While huge medical bills bankrupt many—60 to 65 percent of all bankruptcies are related to medical expenses—private health insurance companies have seen profits soar during COVID.
Health insurance companies waived cost-sharing payments because it was in their financial interests to do so. Federal regulations imposed as part of the Affordable Care Act (Obamacare) require that they spend at least 80 percent of premiums they collect on medical treatment, and no more than 20 percent on administrative costs.
When COVID began, many people postponed elective medical procedures and doctor visits. Insurance companies were still collecting premiums, but no longer paying for these postponed services. Their profits soared, but their 80-20 ratios were thrown off since the administrative costs (including executive salaries) were not reduced, even as medical payments declined.
Many insurers decided to meet the spending requirement by covering the deductibles and co-payments for coronavirus patients. It was also good public relations. As Health Alliance Plan CEO Dr. Michael Genord claimed in a March 2020 PR video about the insurer’s efforts during COVID: “Our top priority at HAP is the health, safety and well-being of our employees and members.”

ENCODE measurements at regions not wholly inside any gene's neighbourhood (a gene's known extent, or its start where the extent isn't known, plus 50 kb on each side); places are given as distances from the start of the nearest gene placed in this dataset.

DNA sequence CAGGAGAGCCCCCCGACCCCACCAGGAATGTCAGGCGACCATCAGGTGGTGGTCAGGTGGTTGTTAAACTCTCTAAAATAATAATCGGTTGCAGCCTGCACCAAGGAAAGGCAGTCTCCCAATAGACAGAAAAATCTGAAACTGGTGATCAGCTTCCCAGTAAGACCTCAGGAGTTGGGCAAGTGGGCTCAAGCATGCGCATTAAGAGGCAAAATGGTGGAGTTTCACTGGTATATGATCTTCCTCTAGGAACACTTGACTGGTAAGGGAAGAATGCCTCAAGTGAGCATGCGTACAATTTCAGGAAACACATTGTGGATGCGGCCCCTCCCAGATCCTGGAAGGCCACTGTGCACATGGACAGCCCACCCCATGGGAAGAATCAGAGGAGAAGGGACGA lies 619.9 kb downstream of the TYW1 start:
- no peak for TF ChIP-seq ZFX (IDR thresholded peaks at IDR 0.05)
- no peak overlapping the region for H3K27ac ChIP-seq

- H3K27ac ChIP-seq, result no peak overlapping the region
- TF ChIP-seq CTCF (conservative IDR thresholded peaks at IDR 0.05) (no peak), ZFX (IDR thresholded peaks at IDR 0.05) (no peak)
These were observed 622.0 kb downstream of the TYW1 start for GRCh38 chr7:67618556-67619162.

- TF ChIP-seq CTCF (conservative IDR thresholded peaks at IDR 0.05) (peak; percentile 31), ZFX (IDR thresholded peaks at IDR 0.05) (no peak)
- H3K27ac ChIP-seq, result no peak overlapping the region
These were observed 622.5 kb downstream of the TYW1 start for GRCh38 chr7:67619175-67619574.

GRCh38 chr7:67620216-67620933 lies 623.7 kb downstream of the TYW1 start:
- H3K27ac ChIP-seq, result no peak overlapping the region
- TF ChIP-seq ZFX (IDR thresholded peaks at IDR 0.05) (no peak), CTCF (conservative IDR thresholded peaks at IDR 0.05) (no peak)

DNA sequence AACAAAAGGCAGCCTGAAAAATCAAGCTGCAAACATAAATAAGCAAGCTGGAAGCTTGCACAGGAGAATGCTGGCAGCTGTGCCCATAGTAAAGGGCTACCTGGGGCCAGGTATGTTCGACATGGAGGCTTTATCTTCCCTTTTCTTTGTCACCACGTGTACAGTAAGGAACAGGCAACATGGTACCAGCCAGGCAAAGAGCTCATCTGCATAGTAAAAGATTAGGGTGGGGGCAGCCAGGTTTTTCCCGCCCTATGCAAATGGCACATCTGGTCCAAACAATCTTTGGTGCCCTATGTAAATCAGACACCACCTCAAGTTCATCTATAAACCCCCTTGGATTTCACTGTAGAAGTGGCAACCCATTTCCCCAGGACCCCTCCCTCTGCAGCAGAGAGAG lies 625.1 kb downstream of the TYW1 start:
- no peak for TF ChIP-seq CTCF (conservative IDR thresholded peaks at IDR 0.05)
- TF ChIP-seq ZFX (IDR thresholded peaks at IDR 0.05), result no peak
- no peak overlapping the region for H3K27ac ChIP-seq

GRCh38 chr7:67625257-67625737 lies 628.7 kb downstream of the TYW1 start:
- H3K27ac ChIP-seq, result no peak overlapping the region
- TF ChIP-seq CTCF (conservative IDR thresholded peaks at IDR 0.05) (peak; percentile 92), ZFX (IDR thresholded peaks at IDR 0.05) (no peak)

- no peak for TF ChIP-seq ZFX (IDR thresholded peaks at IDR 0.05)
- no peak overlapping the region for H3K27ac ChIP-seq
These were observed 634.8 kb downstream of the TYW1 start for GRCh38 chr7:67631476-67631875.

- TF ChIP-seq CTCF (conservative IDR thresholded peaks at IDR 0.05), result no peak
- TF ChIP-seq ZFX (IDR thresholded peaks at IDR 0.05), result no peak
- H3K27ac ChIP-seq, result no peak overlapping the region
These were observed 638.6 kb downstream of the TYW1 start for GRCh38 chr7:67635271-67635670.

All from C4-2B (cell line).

The very sharp decline in the use of medical services meant billions more in profits for insurance companies in 2020, which continues in 2021:
- UnitedHealth Group reported $4.9 billion in profits in the first quarter of 2021, compared to $3.4 billion in the same period in 2020—a 44 percent increase.
- Anthem reported $1.67 billion in profits in the first three months of 2021, a 9.5 percent increase from the same period last year.
- Humana’s net income was $828 million in the first quarter of 2021, a 75 percent increase from the same period in 2020.
- CVS Health, the drugstore chain that owns the Aetna health insurance provider, reported $2.2 billion in profits, up from $2 billion in the same quarter in 2020.
Now, however, with false but widely publicized claims that the pandemic is winding down, elective procedures have resumed, and the insurance companies no longer need to continue the cost-sharing waivers for COVID-19 patients to sustain their 80-20 ratios. Co-pays and deductibles are back with a vengeance.
In an email to Modern Healthcare, a publication for health care leaders, Kaiser Permanente stated: “With the economy continuing to improve and vaccinations readily available, treatment is currently covered subject to the standard cost-share provisions of the member’s health plan.”